CharactersStory CraftTV Drama Pilot

Story Craft – How to Create Believable Characters

In virtually all story forms, character is Queen! Most folks are looking for their entry into a story through a specific character. They’re looking for the part of the character that feels the most relatable to them. To what they’re experiencing in their life. To what they want to be reminded of, what they want to forget or what they aspire to achieve. Characters are the escape hatch for our lives.

TV Dramas that Deliver on the Character Promise 

In every one of my favorite TV dramas from the past few years its been the characters that have captivated me and made me want to tune in to root for them, cry with them or even cuss them out. (yes, I’m that kind of TV watcher. I yell at the TV. I know I’m not alone, right!)

Anywho, some of the TV dramas that really deliver on the character promise of believability and relate-ability are found in shows like: This is Us, Game of Thrones, The Crown, How to Get Away with Murder, Mad Men, Insecure, Grey’s Anatomy, Empire, Fleabag, Glow, Ozark, Hunters, Homeland, Goliath, The Knick and Truth Be Told just to name a few.

Great TV Drama writing equals great characters.

Each of these dramas have several memorable and relatable characters that tug at our memory once the episode is over and we can’t wait to dive into the next part of the story. So, we watch it every week or we binge all 13 episodes in a single sitting!

So what does the writer use to create believable characters? I believe writers should do everything listed below with #8 being perhaps the most important.

8 Tips to Help You Create Believable Characters

    1. Create multi-dimensional characters – avoid stereotypes but use archetypes. (Insecure nails this one.)
    2. Employ ambiguity – if “X” is true, what’s the opposite in their world? Show it and tell it. (Hunter’s does a terrific job with this)
    3. Base a character on someone you know. (Fleabag is inspired by the writer Phoebe Waller-Bridge’s own story that started as a one woman play)
    4. Understand and write into the the character flaw, redeeming qualities and main wound. (Homeland hits this out of the park!)
    5. Identify internal and external challenges. These could be fears or real tangible obstacles. (Watch Ozark and you’ll see this done masterfully)
    6. Only do enough backstory work that will support the character/story you’re writing. No need to know their favorite color if its not going to matter in the story!
    7. Figure out what they want! What’s the seemingly unreachable goal the character desires. (Game of Thrones all day baby!)
    8. Do a character sketch and then walk away from the page. Ask “What If” questions that engage your intuition and imagination. The more questions you ask to find out “who the character is”, the quicker you’ll start to generate the most authentic and necessary aspects of the character for the story you’re writing.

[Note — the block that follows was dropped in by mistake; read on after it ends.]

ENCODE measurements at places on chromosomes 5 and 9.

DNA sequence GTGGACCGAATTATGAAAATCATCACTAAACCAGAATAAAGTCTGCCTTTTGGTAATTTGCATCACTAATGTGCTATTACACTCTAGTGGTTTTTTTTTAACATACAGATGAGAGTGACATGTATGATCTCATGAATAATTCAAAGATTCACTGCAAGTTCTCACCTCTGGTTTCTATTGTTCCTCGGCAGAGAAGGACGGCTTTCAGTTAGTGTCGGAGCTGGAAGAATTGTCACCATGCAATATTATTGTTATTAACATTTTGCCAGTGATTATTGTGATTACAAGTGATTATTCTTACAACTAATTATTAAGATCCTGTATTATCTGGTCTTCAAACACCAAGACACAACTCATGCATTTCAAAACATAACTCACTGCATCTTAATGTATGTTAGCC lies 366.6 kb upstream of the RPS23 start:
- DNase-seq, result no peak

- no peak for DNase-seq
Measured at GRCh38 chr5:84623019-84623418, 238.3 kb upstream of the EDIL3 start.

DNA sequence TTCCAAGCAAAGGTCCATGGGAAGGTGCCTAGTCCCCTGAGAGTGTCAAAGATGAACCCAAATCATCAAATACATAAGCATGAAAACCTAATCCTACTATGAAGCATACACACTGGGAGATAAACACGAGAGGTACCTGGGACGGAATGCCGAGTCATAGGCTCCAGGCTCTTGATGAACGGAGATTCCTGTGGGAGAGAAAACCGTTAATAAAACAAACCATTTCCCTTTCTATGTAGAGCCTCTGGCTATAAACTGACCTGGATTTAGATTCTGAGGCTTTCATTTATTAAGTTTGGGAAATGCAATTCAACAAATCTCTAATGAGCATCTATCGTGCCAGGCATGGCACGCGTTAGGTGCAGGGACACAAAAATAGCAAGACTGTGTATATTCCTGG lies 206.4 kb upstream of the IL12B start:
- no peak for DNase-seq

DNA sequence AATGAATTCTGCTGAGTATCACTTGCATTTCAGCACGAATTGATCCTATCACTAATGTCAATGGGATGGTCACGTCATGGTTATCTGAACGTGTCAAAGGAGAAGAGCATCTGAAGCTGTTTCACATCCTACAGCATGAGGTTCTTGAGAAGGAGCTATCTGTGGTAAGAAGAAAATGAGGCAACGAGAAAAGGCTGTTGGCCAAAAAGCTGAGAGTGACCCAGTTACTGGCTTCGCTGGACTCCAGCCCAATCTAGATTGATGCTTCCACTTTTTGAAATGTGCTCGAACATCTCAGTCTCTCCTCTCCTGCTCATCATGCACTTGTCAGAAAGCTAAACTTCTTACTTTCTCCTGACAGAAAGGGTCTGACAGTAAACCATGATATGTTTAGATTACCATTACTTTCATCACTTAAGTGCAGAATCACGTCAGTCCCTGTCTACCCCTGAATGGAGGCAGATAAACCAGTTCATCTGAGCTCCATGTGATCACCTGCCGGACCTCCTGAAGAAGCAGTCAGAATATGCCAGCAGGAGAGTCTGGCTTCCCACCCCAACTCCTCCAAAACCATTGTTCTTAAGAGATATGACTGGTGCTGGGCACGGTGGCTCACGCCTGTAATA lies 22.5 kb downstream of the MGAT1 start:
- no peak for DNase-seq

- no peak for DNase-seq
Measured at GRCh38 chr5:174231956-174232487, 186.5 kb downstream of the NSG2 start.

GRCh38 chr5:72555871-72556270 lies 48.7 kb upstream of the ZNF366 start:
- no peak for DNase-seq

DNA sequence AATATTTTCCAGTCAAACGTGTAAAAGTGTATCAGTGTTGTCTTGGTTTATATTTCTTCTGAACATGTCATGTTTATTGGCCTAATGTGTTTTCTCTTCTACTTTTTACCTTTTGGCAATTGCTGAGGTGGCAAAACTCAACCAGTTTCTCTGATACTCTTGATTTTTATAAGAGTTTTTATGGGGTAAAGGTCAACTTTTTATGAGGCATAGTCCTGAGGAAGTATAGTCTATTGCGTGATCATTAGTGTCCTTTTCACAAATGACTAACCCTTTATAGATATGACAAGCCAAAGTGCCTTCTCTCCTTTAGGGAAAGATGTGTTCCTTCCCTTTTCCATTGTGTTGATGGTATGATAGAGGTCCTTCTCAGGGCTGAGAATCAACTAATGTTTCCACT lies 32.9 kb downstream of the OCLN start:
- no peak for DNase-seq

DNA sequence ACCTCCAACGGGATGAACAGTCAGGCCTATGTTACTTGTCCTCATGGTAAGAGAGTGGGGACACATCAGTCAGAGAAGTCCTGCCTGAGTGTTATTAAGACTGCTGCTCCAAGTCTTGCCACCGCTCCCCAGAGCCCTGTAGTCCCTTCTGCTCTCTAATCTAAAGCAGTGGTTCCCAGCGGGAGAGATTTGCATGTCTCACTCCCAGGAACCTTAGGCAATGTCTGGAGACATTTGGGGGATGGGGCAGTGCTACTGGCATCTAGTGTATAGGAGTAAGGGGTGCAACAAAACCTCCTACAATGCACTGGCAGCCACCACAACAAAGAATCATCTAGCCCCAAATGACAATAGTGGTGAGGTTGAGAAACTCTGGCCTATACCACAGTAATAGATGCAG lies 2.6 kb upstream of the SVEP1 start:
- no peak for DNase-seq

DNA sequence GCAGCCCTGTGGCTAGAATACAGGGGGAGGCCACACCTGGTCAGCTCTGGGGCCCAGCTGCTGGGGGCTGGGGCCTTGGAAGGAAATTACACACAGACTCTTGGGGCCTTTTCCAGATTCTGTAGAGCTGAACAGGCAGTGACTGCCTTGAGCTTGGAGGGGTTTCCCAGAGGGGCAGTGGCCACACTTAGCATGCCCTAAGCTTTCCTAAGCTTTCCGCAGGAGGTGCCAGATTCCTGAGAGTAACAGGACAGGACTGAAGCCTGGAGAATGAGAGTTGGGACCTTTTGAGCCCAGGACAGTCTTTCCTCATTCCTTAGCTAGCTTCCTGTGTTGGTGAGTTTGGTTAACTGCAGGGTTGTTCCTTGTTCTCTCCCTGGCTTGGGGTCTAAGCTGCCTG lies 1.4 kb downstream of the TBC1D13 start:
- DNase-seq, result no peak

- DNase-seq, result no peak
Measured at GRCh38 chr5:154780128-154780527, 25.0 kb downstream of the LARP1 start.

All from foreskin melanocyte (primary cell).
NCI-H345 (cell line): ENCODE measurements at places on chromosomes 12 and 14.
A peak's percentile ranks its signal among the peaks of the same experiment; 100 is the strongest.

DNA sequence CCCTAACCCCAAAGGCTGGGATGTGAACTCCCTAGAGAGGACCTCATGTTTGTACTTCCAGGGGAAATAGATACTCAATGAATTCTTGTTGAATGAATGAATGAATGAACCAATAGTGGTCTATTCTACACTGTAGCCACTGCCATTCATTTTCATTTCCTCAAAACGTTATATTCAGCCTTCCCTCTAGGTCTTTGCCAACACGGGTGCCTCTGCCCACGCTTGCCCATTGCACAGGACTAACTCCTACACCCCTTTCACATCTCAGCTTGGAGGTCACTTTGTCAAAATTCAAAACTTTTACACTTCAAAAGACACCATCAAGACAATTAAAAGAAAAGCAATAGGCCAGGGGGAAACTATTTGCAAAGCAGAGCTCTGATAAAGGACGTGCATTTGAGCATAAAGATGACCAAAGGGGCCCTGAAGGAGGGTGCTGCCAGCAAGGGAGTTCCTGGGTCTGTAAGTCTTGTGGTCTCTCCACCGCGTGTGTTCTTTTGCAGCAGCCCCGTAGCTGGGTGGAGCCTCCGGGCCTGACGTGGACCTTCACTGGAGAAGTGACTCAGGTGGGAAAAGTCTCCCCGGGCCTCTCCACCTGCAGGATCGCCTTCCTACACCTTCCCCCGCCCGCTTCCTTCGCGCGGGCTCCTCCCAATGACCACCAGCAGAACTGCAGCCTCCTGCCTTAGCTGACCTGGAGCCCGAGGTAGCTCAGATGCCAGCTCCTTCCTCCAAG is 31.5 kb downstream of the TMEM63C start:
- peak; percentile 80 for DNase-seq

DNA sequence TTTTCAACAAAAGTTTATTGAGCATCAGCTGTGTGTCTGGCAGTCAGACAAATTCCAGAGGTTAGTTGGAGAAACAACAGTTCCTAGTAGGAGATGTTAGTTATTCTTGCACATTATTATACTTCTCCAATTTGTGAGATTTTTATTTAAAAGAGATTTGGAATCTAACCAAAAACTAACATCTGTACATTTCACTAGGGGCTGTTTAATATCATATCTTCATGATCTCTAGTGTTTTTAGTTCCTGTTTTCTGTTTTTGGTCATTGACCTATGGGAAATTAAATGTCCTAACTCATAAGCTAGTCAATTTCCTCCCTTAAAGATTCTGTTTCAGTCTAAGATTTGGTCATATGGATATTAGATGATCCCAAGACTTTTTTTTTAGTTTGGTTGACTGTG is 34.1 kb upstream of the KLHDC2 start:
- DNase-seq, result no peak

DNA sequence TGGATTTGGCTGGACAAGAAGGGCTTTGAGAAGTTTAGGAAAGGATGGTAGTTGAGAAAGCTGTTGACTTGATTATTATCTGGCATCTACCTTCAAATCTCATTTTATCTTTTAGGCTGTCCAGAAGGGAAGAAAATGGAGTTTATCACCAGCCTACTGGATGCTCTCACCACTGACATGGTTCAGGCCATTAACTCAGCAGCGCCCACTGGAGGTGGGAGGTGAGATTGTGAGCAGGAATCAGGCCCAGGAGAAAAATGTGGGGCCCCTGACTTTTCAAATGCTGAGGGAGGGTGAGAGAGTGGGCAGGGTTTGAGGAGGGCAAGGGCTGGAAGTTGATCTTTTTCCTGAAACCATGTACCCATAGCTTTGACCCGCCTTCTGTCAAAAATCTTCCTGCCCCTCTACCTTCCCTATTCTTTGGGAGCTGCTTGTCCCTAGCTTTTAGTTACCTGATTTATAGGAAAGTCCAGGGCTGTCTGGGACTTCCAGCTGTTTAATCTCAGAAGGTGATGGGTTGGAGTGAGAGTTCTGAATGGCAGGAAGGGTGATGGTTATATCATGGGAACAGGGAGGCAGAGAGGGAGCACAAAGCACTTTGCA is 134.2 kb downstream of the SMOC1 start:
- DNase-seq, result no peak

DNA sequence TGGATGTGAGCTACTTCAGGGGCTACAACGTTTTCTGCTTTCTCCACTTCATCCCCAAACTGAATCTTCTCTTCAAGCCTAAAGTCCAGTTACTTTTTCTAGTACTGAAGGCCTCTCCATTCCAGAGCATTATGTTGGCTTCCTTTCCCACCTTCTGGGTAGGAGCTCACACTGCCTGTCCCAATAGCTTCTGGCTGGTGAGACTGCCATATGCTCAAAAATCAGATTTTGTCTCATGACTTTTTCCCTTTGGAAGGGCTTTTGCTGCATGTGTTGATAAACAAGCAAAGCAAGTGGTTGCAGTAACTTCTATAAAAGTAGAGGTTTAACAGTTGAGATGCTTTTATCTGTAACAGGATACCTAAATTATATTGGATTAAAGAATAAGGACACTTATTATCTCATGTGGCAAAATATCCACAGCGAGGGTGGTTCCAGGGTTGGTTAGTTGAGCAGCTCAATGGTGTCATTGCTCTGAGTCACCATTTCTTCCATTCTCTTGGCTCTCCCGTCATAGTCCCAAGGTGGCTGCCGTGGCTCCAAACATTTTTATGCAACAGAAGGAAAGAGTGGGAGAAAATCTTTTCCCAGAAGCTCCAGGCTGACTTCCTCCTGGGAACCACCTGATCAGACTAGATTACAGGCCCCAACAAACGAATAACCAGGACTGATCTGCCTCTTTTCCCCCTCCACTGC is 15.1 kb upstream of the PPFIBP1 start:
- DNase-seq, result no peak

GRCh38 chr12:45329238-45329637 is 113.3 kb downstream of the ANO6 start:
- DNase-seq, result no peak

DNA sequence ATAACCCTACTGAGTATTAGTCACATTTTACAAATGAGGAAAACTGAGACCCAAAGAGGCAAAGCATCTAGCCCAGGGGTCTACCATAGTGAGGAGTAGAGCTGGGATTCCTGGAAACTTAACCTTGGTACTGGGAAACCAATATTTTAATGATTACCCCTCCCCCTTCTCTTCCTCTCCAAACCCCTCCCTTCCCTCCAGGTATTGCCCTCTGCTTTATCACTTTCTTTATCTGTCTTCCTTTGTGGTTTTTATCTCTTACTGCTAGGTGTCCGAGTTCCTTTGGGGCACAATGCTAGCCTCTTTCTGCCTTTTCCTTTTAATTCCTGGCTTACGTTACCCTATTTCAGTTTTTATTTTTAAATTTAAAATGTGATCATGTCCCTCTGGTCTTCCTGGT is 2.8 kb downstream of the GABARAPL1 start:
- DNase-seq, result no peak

Great characters generate emotional stickiness.

Ultimately, all of the TV Dramas I mentioned above, generate emotional stickiness through the characters. No one really watches a TV show for the “situation” or the “location”. Yes “The Knick” takes place in 1900 New York and its an interesting peek into the evolution of modern medicine, but we actually show up to reconnect to the characters we grow to love or even hate.

Bonus tip: Do a character breakdown test. To avoid writing yourself into a rut, ask the following questions of each major character you create:

    1. What role does this character play in the story and why? (protagonist, antagonist, supporting, foil etc.)
    2. What do they want? (no matter the character role, every character has a want)
    3. Why do they HAVE to achieve their goal? (avoid indifference like the plague)
    4. What’s in their way? Why do they think they can’t do it?
    5. What happens that makes them need to achieve their goal?
    6. What will happen if they don’t achieve their goal?

I hope this helps you to think differently about the why, how and what when you’re creating characters, because that’s the work of the writer. Answer those questions with as much depth as you can and hook the audience into the world you create, through believable relatable characters!

Let me know if this was helpful. Don’t be stingy. Drop a comment below!


Denise Joy LOVEs all things drama TV. I'm a binge-watching-deconstructing-story-maven. I've been a college professor and professional writer for 20 years, but I grew up in “O” town. No. Not Oakland, Omaha. Growing up in middle America was an idyllic experience. I grew up on the taste of welfare...powdered milk and government cheese. Along with my siblings I lived in 13 different homes from the time I was born until I was 17. The first being a low income projects nicknamed “Little Vietnam”, so don’t come for me! Learning how to outrun the eviction notice cultivated my love of storytelling from a young age. At 9 I published my fist poem and at 13 I wrote and shot my first movie, “The Chase” with my neighborhood crew at Tommy Rose Gardens Projects. People say I'm a master at reinvention. Just another byproduct of lessons learned from my vagabond/gypsy like upbringing. And for those of you that wonder if I’m spiritual, ratchet, bougie, professional or ghetto…please note, I’m mixed.